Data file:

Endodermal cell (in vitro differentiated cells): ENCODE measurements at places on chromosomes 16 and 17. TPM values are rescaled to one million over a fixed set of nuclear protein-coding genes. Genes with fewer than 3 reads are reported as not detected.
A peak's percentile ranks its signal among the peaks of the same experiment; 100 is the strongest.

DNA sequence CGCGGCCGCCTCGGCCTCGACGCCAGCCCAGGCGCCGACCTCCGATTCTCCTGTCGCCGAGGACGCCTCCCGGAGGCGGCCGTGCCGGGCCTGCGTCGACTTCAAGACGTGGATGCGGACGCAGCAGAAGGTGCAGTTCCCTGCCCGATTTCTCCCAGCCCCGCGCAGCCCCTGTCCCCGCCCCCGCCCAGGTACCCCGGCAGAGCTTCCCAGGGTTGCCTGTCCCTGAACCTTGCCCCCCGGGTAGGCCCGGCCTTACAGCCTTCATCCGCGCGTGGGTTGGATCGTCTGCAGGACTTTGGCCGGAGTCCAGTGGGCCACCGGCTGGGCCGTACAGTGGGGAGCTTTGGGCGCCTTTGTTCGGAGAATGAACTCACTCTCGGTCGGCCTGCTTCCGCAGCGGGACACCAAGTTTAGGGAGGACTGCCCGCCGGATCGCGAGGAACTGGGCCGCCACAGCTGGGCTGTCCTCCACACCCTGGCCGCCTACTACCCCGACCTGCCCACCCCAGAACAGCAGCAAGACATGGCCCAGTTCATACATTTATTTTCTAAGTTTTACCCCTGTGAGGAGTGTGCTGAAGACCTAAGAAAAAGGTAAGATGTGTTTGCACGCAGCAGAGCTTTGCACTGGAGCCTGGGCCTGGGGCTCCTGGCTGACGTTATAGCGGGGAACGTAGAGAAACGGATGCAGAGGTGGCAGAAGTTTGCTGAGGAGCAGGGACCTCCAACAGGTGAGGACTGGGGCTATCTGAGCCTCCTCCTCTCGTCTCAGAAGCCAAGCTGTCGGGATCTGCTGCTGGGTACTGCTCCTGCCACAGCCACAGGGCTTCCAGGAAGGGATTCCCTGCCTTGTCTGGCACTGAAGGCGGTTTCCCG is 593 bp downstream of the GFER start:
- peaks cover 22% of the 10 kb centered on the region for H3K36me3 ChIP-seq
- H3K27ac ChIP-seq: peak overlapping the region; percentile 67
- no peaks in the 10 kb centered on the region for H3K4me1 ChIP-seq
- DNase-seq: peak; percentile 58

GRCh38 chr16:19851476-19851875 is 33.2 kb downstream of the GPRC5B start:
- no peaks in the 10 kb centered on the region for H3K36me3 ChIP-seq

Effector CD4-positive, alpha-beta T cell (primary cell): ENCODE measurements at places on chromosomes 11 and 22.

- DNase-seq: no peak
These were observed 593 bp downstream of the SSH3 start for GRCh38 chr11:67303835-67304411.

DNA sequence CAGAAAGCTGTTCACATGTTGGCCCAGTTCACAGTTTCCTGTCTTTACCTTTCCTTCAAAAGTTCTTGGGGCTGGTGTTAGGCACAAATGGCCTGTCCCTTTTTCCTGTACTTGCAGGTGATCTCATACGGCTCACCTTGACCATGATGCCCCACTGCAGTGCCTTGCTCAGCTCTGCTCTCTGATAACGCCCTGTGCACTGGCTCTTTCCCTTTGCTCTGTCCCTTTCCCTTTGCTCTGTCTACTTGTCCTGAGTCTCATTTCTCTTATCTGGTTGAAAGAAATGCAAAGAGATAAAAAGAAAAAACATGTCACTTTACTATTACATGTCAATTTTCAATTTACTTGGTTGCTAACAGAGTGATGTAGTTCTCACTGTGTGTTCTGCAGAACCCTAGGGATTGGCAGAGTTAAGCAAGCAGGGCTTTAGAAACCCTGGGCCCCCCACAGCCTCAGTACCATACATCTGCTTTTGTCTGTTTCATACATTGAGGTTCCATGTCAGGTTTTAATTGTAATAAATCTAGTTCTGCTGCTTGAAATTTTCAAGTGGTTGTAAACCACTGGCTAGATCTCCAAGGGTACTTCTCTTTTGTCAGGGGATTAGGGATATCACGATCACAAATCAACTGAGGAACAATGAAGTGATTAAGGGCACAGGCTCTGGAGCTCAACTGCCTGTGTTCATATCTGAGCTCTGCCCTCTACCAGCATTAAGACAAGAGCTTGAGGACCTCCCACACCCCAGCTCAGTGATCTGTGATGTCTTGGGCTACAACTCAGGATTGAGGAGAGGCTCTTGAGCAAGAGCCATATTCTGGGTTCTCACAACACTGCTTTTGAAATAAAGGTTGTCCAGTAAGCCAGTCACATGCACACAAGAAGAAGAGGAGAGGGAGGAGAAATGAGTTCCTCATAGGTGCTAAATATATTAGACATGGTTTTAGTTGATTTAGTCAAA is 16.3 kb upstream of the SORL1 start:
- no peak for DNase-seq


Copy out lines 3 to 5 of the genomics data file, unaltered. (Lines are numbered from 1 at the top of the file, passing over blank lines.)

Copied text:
DNA sequence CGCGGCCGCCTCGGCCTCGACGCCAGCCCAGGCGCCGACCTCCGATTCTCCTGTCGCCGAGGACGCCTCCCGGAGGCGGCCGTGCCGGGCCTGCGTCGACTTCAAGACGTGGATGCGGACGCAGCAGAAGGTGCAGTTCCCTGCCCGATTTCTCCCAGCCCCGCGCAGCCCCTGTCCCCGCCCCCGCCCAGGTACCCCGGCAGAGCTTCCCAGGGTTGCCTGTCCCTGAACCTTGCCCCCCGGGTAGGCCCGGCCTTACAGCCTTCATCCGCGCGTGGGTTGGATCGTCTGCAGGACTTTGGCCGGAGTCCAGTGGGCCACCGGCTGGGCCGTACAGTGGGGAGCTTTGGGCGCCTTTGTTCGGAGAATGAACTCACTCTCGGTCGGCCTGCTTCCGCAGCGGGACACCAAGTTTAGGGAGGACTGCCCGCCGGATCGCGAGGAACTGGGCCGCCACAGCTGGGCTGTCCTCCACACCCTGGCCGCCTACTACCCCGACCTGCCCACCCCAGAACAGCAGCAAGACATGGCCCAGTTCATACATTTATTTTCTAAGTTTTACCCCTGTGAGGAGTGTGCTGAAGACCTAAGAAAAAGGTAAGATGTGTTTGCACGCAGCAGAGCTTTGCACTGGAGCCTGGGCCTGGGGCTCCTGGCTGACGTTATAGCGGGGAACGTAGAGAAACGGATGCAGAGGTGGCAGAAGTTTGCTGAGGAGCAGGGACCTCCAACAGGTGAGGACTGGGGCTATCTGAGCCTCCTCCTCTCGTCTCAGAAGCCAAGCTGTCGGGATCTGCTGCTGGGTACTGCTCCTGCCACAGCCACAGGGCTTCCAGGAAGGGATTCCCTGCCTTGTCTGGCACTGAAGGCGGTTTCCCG is 593 bp downstream of the GFER start:
- peaks cover 22% of the 10 kb centered on the region for H3K36me3 ChIP-seq
- H3K27ac ChIP-seq: peak overlapping the region; percentile 67